Opoien: Gun control is about safety first

Jessica Opoien

Jared Loughner tried to buy ammunition at a Walmart the morning of Jan. 8 — before he allegedly opened fire at a “Congress on Your Corner” event in Tucson, Ariz., killing six and injuring 13 others, including U.S. Rep. Gabrielle Giffords. He was refused.

So how did he get the bullets?

He went to another Walmart.

In case you were wondering, Loughner didn’t happen to pick up an N.W.A. CD while he was there — at least, not an unedited version with a Parental Advisory sticker. You can’t buy those at Walmart. But if you’re a 22-year-old with a death wish for a congresswoman, they’ll sell you some ammo.

How is it that this individual, refused bullets by one employee, was able to turn around and get his ammunition from another location so easily?

In the United States, it’s not surprising that this could happen; there’s nothing in place to stop it.

It’s not surprising, but it’s horrifying.

Let’s take a look at our neighbors to the north, for a moment. In Canada, in order to obtain a Possession and Acquisition License or a Minor’s License, one must satisfy the requirements of the Canadian Firearms Safety Course. In the United States, any person above the age of 18 or 21, depending on the class of weapon, can obtain a firearm, with no demonstration of competency or awareness of gun safety required.

The U.S. firearm homicide rate was five times that of Canada in 2008, based on firearm homicides per 100,000 people. But let’s not stop there. A 2010 study confirmed that based on 2003 data from the World Health Organization, among 23 populous high-income countries, 80 percent of all firearm deaths occurred in the United States. In addition, the study reported that the firearm homicide rate in the United States was 19.5 times higher than that of the remaining 22 countries.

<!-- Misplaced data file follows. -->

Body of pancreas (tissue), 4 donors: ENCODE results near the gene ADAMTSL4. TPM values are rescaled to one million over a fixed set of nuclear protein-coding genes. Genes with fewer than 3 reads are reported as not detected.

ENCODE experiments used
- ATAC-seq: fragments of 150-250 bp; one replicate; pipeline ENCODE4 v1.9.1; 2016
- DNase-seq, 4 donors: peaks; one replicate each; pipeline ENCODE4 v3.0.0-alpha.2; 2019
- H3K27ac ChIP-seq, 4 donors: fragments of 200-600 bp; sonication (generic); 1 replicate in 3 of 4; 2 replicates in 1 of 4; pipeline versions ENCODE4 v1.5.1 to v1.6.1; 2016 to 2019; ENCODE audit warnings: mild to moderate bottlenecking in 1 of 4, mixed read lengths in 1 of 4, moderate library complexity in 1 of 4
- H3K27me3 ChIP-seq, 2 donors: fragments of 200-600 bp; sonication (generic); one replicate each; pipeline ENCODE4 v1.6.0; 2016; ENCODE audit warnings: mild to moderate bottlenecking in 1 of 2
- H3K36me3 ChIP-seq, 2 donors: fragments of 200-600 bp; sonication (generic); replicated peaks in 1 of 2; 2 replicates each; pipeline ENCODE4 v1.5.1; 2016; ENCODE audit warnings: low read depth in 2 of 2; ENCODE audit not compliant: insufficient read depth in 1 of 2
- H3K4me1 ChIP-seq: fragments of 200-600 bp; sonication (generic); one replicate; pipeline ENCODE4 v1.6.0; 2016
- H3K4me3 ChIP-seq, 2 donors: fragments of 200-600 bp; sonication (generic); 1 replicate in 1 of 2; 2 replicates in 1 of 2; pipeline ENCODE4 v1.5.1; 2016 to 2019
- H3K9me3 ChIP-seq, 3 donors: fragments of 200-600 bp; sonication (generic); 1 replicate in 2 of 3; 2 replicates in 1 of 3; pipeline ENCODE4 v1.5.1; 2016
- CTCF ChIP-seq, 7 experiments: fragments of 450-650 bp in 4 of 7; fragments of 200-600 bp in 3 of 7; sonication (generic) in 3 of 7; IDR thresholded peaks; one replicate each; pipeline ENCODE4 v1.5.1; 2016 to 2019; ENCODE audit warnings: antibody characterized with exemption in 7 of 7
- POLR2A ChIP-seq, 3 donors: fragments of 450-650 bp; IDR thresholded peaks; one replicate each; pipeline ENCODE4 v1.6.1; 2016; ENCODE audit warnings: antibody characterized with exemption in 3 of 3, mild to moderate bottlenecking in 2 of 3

The unintentional firearm death rate in the United States? It’s 5.2 times higher than that of all of those countries.

A key difference between the United States and the rest of these countries? The ones with lower numbers in the categories just mentioned all have stricter gun laws than the United States does.

A few pieces of legislation have been introduced, in the wake of the shooting in Arizona, that aim to place restrictions on how many rounds a magazine can contain, and around whom guns can or cannot be carried. While Rep. Carolyn McCarthy and Sen. Frank Lautenberg’s proposed legislation is an understandable reaction to Loughner’s use of a 33-round magazine, and Rep. Peter King is right to think of the safety of government officials, these proposed bills are not the answer. They’re focusing on the minutia, rather than looking at the big picture.

It’s not that U.S. citizens shouldn’t be allowed to privately own guns. It’s not that lawmakers should tell people that 33 rounds are too many, but 12 are OK. And determining which members of society are deserving of protection in the form of a 1,000-foot no-gun radius is likely to be a slippery slope. What we need to look at here is the fact that right now, it was all too easy for a clearly disturbed young man to obtain weapons and ammunition — legally.

Think about it this way. Before you’re given a driver’s license, you spend hours of training behind the wheel of a vehicle, and often more in a driver’s education classroom. Why would we not extend the same treatment to operating firearms?

It’s been said that the Second Amendment to the U.S. Constitution guarantees Americans the right to own guns, free of government-imposed rules or bans. This is not the case.